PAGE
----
New antibiotics use sugar to kill superbugs

Researchers examined hundreds of versions of synthetic sugar molecules to find those that will kill bacteria and are nontoxic to human cells. (Credit: Mattie Hagedorn/Flickr)

Scientists have discovered a potential new class of antibiotics inspired by sugar molecules produced by bacteria.

Matt Cooper, director of the University of Queenland’s Centre for Superbug Solutions, says bacteria were less likely to become resistant to an antibiotic based on a modified version of their own sugar. The findings appear in the journal Nature Communications.

“Bacteria have cell walls similar to the walls of a brick house, except instead of mortar the walls are held together by sugar polymers,” explains Cooper.

“But if you add one of our modified sugar molecules, they stop the linking process, destroying the cell wall and killing the bacteria.”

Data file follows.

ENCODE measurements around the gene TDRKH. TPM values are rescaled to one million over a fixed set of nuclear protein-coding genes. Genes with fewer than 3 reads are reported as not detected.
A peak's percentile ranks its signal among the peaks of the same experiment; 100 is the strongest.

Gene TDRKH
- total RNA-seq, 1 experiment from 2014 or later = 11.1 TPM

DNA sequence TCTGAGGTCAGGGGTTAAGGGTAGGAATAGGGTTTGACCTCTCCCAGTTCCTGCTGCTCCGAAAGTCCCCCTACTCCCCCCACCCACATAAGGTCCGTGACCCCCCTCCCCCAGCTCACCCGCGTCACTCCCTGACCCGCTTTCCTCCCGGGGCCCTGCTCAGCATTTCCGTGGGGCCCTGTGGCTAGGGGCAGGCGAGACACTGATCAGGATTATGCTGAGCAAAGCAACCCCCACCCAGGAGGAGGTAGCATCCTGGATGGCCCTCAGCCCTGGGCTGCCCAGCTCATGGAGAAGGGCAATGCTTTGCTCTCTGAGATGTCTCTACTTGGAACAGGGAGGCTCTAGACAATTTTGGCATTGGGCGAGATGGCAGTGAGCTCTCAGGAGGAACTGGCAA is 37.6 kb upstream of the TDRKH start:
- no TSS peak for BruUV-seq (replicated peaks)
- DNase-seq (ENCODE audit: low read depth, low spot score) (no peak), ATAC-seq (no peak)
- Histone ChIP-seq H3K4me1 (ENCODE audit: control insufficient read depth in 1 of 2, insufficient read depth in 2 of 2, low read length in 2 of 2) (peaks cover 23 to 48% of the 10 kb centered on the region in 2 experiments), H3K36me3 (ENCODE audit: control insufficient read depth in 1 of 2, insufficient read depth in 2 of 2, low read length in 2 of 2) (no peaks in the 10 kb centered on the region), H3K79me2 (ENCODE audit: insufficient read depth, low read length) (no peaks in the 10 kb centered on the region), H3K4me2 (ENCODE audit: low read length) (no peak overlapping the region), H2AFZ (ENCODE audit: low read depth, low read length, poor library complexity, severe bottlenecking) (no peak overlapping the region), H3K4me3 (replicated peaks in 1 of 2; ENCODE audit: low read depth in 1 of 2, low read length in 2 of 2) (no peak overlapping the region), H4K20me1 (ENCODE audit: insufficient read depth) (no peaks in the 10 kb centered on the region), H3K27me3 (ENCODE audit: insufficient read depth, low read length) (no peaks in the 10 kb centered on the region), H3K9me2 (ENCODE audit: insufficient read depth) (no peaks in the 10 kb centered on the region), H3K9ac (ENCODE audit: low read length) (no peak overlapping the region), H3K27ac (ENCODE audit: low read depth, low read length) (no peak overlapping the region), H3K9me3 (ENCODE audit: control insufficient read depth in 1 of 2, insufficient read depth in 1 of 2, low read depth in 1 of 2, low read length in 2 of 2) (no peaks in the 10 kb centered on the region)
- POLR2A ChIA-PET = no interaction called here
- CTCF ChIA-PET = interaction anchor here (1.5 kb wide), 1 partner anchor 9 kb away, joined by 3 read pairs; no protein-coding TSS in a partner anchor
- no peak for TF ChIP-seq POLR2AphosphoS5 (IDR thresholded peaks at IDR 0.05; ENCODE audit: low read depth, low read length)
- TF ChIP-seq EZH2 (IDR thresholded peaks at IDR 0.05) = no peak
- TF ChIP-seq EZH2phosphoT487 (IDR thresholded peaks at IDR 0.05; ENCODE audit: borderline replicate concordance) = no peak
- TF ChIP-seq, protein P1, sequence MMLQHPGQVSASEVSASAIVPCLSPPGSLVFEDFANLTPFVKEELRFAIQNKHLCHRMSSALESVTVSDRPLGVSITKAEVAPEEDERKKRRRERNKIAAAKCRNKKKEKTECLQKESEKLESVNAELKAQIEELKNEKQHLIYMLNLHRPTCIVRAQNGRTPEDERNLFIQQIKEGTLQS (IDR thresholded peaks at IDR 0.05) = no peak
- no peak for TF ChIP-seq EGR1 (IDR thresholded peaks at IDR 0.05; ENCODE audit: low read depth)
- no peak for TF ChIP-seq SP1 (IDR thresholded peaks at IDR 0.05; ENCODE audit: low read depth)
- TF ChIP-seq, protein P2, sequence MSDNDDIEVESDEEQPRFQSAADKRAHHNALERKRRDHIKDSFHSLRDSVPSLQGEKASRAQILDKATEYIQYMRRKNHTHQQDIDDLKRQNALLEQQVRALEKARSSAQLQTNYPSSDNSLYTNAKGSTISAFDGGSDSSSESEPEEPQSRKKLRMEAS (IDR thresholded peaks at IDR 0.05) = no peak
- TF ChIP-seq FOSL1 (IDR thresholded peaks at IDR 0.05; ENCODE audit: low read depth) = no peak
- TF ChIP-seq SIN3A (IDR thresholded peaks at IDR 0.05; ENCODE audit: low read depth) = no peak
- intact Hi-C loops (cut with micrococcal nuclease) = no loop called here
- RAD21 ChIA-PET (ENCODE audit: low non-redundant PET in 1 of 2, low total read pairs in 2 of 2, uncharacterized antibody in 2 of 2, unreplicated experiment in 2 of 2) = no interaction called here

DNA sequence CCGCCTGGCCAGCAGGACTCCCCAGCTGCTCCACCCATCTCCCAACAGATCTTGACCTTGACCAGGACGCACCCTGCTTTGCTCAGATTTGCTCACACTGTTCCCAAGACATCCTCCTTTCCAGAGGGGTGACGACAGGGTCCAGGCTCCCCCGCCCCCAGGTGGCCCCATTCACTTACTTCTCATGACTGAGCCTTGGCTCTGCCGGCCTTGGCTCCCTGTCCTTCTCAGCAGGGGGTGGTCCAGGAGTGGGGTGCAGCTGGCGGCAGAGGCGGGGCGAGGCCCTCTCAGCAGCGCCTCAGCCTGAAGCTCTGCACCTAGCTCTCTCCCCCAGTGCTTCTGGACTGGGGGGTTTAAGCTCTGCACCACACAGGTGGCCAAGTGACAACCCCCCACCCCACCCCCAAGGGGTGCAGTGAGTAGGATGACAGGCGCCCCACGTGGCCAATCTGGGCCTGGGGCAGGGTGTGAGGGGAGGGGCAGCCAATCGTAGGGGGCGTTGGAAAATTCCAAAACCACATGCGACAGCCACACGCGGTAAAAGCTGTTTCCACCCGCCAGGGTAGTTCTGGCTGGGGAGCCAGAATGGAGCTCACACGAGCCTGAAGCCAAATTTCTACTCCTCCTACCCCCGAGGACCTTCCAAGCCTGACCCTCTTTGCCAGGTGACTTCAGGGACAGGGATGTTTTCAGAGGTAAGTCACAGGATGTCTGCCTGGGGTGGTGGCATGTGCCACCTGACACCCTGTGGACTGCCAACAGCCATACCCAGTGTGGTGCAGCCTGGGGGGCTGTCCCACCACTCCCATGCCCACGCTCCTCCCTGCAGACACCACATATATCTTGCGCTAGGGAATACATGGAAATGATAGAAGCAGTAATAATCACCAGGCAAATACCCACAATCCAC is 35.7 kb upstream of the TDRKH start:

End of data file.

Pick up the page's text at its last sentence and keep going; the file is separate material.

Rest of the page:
“The cell wall has been a target for antibiotics such as penicillin and vancomycin before, but the difference here is that we are stopping a centrally important part of the cell wall linking process.”

Johannes Zuegg, also from the Centre for Superbug Solutions, says the team examined hundreds of versions of modified sugar molecules made by the biotech company Alchemia to find those that will kill bacteria and are nontoxic to human cells.


“Most molecules screened to become drugs have a flat, planar shape, whereas these molecules are three dimensional,” Zuegg says.

“This means we can build on the sugar core in a variety of ways to make thousands of different combinations in three dimensional space.”

The team included researchers from the University of Warwick, Academia Sinica in Taiwan, and Ghent University in Belgium.

Australian and overseas organizations, including Alchemia, the National Health and Medical Research Council, Bayer Animal Health, and the Wellcome Trust supported the work.

Source: University of Queensland